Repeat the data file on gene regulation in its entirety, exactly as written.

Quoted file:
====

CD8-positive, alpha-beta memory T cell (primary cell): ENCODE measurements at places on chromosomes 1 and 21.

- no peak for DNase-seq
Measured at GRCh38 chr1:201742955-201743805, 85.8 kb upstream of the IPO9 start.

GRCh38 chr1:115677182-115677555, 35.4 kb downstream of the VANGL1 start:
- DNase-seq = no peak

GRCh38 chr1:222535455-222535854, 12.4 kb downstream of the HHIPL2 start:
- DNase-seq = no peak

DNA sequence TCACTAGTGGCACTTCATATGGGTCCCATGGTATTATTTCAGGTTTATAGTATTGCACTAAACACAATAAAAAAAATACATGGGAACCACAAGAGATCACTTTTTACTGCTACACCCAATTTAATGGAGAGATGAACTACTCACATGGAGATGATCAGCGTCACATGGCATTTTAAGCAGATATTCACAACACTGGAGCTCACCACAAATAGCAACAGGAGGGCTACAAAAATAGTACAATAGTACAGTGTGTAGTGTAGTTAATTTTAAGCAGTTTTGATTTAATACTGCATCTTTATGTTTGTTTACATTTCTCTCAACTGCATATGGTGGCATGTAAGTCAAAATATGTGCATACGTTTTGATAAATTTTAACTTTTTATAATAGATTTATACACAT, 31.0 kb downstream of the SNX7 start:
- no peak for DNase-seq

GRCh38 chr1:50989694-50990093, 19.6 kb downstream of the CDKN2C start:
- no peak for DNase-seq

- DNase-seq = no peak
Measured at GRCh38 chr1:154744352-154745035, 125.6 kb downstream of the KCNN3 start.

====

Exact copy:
CD8-positive, alpha-beta memory T cell (primary cell): ENCODE measurements at places on chromosomes 1 and 21.

- no peak for DNase-seq
Measured at GRCh38 chr1:201742955-201743805, 85.8 kb upstream of the IPO9 start.

GRCh38 chr1:115677182-115677555, 35.4 kb downstream of the VANGL1 start:
- DNase-seq = no peak

GRCh38 chr1:222535455-222535854, 12.4 kb downstream of the HHIPL2 start:
- DNase-seq = no peak

DNA sequence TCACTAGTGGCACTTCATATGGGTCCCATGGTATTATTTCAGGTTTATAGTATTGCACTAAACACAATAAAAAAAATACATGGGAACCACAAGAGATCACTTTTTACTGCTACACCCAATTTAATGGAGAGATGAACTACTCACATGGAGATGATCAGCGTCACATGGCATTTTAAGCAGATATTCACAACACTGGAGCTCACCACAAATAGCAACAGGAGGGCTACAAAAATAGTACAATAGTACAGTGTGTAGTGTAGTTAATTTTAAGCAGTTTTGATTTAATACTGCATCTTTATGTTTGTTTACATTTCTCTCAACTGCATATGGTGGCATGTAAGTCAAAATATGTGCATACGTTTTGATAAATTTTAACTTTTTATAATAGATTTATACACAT, 31.0 kb downstream of the SNX7 start:
- no peak for DNase-seq

GRCh38 chr1:50989694-50990093, 19.6 kb downstream of the CDKN2C start:
- no peak for DNase-seq

- DNase-seq = no peak
Measured at GRCh38 chr1:154744352-154745035, 125.6 kb downstream of the KCNN3 start.